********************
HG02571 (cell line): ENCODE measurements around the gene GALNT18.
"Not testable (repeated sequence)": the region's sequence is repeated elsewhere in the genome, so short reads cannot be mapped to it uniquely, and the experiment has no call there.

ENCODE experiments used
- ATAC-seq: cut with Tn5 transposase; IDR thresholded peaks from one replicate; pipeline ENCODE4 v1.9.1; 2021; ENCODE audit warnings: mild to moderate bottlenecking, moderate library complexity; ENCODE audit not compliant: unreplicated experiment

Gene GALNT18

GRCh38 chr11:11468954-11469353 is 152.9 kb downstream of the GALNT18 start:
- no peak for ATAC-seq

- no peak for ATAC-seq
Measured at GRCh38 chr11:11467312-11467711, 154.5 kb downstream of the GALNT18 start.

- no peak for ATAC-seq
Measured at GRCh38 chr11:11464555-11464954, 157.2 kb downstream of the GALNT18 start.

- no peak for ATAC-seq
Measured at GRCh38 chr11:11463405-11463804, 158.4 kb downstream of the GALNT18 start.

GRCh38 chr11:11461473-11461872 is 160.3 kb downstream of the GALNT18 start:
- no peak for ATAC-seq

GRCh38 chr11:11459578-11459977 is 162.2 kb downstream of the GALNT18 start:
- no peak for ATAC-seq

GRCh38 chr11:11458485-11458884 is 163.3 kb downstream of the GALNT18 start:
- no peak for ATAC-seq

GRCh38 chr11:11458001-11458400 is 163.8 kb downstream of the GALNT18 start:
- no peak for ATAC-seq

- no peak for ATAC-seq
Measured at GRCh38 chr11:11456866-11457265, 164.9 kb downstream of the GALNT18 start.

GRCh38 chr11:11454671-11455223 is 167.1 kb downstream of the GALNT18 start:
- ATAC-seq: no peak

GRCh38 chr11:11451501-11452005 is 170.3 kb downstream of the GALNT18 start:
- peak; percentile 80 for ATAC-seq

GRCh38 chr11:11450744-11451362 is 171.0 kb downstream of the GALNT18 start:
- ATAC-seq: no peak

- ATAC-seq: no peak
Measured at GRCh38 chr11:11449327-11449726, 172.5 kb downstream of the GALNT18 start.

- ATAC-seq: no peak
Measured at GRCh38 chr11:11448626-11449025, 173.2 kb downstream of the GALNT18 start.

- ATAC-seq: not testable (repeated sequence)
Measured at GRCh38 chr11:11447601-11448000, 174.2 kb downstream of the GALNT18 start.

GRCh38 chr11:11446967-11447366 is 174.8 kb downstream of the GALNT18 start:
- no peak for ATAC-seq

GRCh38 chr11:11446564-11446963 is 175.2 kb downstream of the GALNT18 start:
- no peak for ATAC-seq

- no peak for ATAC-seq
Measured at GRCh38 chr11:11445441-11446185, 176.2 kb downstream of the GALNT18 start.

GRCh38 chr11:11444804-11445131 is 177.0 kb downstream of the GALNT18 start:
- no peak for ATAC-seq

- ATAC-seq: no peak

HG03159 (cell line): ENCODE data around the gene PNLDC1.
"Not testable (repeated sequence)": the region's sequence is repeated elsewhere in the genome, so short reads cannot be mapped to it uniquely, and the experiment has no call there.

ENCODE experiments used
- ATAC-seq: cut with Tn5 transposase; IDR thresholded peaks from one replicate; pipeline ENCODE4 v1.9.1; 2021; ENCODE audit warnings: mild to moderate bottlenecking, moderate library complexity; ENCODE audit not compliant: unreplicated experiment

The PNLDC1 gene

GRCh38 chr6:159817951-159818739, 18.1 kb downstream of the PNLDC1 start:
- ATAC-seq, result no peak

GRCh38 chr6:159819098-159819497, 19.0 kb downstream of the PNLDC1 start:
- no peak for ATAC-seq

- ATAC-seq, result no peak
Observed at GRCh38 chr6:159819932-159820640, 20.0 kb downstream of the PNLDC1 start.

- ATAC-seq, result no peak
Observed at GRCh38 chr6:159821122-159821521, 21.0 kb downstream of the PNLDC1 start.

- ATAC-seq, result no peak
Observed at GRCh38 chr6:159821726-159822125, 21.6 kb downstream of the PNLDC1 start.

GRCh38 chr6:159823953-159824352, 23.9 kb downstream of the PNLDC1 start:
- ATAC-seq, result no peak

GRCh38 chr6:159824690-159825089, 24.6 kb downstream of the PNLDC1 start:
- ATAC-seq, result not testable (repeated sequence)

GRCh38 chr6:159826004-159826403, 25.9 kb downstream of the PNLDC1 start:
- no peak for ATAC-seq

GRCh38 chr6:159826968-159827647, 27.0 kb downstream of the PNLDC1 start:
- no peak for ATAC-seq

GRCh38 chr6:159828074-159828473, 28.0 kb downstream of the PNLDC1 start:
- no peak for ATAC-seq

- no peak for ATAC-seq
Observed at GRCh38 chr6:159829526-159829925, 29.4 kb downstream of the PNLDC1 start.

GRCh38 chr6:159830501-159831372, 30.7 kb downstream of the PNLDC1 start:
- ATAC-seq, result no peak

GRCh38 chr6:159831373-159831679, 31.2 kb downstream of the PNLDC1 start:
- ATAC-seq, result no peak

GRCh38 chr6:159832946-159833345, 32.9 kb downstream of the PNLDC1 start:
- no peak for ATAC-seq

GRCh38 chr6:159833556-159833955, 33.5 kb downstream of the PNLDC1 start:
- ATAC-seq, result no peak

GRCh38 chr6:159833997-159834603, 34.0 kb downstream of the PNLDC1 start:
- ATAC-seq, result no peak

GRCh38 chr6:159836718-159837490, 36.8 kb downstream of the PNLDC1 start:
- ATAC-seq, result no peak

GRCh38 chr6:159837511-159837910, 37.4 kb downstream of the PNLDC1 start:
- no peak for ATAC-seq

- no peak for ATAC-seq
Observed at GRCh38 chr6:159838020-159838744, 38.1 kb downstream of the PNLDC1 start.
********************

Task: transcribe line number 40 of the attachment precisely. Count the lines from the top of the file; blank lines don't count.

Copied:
- no peak for ATAC-seq